FruitMax also guides the process of clearance and works closely with local agents. “Besides, we’re always present when a container is opened. This is to prevent any abuses and solving these when necessary. As said before, a Chinese buyer often experiences problems regarding very small details, but you can only find out about this when you’re actually on the spot and when you’re constantly talking to the buyers. This is much more efficient than communicating over long distances with time differences and language barriers and the like,” Tony adds.

Naturally, this involves a lot of waking up early, the men explain, laughing. The containers are usually opened early in the morning, and to be on time, they leave in the dead of night to be present for this. Jaap continues: “This is essential to us. It’s how we maintain a relationship with the importer and direct buyers of our fruit. They’re very important to us because they’re the ones who actually know what’s going on every day, and they give us feedback on our fruit. They open the container with us, and we then all work together for the first day of selling on the market. Part is usually sent directly to retailers, and part is sold on the market. This way, we get a good first impression of the expected sales, and we can give the first feedback to our grower.”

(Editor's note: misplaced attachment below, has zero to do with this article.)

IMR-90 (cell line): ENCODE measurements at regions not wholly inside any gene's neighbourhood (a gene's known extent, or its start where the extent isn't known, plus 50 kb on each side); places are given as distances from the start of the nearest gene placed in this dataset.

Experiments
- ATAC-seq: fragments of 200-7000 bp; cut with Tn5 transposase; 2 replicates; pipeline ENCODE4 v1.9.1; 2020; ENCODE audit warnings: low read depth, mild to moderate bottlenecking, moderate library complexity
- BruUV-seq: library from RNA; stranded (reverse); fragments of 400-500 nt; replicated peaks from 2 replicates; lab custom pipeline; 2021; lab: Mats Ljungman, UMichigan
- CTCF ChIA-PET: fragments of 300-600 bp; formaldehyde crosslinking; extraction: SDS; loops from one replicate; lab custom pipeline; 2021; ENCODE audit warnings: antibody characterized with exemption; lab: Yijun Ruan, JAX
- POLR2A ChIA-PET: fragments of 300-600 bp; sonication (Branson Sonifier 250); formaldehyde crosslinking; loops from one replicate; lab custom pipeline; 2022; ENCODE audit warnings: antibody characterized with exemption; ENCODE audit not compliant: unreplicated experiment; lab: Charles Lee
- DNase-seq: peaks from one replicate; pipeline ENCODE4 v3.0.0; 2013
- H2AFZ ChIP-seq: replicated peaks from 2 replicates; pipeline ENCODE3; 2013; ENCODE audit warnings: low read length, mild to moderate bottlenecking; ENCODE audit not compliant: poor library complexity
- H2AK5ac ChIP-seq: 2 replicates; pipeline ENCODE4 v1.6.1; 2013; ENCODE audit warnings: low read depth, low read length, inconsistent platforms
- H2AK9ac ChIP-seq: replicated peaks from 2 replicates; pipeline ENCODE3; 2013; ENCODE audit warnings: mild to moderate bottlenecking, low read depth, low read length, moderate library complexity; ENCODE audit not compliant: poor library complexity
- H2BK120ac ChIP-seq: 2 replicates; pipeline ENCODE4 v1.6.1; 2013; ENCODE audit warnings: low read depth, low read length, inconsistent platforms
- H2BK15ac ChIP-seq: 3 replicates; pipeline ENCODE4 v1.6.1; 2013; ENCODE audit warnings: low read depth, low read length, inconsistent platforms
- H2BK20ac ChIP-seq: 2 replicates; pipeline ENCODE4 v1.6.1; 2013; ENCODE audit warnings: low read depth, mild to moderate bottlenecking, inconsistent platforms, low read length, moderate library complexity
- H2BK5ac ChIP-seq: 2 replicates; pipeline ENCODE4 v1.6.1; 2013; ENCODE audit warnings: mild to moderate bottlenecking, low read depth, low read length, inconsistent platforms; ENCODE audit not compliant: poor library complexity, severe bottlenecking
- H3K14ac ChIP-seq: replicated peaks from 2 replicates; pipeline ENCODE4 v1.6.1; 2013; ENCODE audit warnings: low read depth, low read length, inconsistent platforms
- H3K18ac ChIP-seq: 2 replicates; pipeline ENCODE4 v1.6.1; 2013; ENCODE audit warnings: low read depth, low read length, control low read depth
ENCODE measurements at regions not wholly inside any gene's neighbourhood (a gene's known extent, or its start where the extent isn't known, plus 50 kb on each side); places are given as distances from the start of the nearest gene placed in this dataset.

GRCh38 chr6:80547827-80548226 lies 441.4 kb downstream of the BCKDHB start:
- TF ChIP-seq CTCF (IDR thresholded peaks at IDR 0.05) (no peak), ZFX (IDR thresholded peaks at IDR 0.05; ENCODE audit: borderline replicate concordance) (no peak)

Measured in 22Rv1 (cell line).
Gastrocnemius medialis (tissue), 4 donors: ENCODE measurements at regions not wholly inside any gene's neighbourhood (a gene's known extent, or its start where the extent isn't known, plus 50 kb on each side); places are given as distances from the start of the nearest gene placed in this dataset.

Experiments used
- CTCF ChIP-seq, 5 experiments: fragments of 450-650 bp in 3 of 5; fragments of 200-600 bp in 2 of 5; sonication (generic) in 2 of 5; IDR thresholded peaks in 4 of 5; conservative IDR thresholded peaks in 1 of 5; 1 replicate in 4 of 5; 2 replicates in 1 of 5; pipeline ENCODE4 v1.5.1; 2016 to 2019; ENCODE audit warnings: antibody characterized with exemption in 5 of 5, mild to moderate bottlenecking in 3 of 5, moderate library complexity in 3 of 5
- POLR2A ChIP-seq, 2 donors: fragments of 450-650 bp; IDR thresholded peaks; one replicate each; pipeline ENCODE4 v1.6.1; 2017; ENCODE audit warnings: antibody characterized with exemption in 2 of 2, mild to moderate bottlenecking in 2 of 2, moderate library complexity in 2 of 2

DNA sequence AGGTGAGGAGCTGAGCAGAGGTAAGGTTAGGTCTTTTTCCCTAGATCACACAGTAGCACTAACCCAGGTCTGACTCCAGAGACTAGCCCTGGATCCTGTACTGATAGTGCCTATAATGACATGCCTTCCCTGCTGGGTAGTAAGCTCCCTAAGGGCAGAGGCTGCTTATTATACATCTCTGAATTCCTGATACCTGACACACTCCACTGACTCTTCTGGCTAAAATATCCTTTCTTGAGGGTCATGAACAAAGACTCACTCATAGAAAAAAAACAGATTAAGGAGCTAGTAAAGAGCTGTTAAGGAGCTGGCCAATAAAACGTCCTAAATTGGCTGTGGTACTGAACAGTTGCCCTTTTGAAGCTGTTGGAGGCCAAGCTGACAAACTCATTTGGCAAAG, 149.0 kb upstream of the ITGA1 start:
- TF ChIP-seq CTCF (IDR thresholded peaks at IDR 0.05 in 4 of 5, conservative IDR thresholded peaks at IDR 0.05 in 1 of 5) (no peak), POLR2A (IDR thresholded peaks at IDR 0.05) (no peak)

Trends on fruit market China
China is a unique market with specific preferences for fruit. In China, fruit is often given as a donation or gift, so the appearance of the packaging and its size are important. The packaging of their Vietnamese dragon fruit grower, which look very colourful on the import fruit market, clearly shows FruitMax applies this in practice. “A red packaging often does well in China, because this colour is associated with a lot of positive things. Other colours often have a background or meaning in China, so it’s important to keep this in mind. We also talk to supermarket chains in Shanghai a lot, because they know and see exactly what customers are asking for and what the trends are,” Tony says.

Fruit from a Vietnamese dragon fruit grower on the wholesaler’s market in Shanghai.

Location and knowledge